The push for renewable energy continues. Most impacted is the coal industry, which continues to shrink at a rapid rate. In addition, insurance-related liabilities have skyrocketed due to a significant increase in black lung diagnoses. Estimates of the costs range from nine to 14 billion dollars, with the number likely growing over several years.
Milliman is a global actuarial and consulting firm that was the first to shine a light on the cost of existing and future black lung claims that will likely continue to grow for many years. Most come from miners plying their respective trades in Appalachia states, where coal remains plentiful.
Compensation for black lung victims
The resulting diagnoses of black lung spurred the federal government to pay a portion of pneumoconiosis claims for miners breathing in the coal dust for years, if not decades. The trust fund also assumed liabilities should a mining company close. Replacement financing would come from a tax on each ton of coal extracted from mines. However, reductions in coal consumption combined with the shuttering of many mining businesses affect the amount of money the trust fund receives.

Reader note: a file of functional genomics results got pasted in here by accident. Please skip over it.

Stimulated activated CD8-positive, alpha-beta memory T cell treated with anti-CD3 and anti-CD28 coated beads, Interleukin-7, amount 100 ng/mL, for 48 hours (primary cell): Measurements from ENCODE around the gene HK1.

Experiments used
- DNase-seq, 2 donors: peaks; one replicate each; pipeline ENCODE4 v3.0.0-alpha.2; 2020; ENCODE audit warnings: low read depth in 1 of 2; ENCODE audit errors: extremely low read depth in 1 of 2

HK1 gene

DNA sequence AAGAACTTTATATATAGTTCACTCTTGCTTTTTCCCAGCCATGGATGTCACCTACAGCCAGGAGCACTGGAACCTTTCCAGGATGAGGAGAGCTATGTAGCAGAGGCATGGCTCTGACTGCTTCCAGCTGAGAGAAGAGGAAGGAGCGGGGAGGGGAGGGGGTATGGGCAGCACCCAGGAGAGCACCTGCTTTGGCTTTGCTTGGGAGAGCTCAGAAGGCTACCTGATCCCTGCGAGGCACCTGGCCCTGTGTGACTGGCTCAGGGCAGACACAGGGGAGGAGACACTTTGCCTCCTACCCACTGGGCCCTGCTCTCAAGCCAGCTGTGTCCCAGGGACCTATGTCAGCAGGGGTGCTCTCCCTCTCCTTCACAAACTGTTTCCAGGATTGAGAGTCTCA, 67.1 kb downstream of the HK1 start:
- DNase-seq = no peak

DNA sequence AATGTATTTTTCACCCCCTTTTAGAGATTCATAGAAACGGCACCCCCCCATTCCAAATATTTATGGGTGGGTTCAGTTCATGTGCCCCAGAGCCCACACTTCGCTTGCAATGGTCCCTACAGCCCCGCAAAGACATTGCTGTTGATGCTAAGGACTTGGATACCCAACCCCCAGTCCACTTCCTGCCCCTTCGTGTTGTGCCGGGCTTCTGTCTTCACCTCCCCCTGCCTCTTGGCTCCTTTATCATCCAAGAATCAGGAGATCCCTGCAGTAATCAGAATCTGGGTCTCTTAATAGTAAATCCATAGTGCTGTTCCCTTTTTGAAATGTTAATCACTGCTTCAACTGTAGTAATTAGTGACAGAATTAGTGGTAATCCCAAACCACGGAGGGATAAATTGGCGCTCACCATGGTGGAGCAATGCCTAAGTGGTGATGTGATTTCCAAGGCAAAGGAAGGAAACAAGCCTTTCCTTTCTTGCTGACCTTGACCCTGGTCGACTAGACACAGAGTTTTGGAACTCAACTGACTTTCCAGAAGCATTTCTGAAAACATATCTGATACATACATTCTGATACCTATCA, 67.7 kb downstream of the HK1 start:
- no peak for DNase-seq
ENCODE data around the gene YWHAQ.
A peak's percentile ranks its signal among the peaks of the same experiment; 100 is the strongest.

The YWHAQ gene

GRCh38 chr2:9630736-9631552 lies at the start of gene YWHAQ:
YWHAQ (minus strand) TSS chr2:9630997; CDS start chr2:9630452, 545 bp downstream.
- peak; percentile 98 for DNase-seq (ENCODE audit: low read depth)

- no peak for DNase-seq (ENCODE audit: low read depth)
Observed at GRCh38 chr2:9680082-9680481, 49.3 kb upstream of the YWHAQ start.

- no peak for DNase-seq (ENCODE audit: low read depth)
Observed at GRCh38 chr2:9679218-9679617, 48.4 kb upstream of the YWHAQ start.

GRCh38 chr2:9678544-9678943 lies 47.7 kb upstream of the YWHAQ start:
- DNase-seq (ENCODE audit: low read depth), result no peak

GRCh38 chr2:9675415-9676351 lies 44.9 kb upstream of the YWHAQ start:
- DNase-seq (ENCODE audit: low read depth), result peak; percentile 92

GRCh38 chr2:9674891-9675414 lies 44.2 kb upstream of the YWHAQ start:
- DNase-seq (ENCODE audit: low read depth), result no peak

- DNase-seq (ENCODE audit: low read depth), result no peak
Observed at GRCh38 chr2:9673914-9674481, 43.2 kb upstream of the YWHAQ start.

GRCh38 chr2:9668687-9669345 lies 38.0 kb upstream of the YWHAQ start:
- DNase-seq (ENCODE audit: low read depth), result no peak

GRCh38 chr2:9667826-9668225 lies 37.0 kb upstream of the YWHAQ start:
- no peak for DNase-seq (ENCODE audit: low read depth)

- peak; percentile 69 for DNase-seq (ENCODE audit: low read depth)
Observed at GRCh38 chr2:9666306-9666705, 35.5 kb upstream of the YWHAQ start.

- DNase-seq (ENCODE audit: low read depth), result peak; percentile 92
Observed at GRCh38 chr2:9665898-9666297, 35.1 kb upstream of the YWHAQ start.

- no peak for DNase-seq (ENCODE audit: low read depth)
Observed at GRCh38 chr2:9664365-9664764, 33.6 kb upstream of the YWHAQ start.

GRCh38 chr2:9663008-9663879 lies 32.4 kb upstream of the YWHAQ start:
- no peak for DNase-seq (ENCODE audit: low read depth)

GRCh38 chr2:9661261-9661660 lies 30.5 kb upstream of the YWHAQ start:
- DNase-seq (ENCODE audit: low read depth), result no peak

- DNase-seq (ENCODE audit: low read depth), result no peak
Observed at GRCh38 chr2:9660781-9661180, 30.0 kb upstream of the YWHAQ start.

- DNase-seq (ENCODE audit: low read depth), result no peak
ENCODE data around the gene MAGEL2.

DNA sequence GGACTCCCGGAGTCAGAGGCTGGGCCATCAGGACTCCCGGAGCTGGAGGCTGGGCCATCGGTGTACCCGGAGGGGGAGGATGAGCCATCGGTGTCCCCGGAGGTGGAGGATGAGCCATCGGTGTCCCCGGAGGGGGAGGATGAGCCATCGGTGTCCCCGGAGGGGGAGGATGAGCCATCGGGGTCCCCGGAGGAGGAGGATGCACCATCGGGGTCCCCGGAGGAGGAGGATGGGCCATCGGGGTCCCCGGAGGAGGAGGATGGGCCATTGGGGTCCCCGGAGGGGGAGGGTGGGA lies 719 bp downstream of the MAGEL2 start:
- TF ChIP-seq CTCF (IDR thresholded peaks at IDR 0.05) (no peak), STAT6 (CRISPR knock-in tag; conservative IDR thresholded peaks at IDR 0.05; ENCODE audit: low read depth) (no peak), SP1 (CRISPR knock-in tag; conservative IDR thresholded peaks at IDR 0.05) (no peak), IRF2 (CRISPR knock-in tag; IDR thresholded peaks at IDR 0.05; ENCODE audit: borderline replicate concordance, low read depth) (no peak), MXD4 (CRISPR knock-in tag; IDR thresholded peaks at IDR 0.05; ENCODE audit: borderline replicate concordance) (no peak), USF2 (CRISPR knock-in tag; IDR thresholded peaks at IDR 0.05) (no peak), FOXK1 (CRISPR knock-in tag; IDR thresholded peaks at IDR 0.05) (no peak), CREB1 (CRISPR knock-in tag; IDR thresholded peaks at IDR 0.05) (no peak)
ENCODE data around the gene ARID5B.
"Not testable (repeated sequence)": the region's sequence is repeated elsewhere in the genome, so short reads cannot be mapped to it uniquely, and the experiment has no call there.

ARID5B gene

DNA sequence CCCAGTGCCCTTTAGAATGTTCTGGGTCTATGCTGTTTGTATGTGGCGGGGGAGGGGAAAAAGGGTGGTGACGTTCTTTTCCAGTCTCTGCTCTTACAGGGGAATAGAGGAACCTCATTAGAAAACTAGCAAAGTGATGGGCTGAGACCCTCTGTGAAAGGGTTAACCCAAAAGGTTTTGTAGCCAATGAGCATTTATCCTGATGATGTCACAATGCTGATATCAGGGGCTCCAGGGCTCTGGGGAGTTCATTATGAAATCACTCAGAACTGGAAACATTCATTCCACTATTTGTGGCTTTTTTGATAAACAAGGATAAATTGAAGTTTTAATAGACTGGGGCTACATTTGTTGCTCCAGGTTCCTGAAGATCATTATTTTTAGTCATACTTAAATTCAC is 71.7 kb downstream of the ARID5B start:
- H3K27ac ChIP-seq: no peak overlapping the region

All these factors are creating a perfect storm of financial shortcomings. Miners stricken with black lung enjoy lifetime benefits. However, continually expanding eligibility with every new black lung diagnosis is resulting in a smaller amount of financial help. In addition, more than 30 insurance carriers, including high-profile insurers, have vowed to end their associations with the fossil fuel industry resulting in new claims being covered by fewer insurance companies.
The Government Accountability Office recently announced that liabilities for the trust fund are approximately $5 billion, with projections of $15 billion by 2050. Whether that can cover all black lung claims remains uncertain.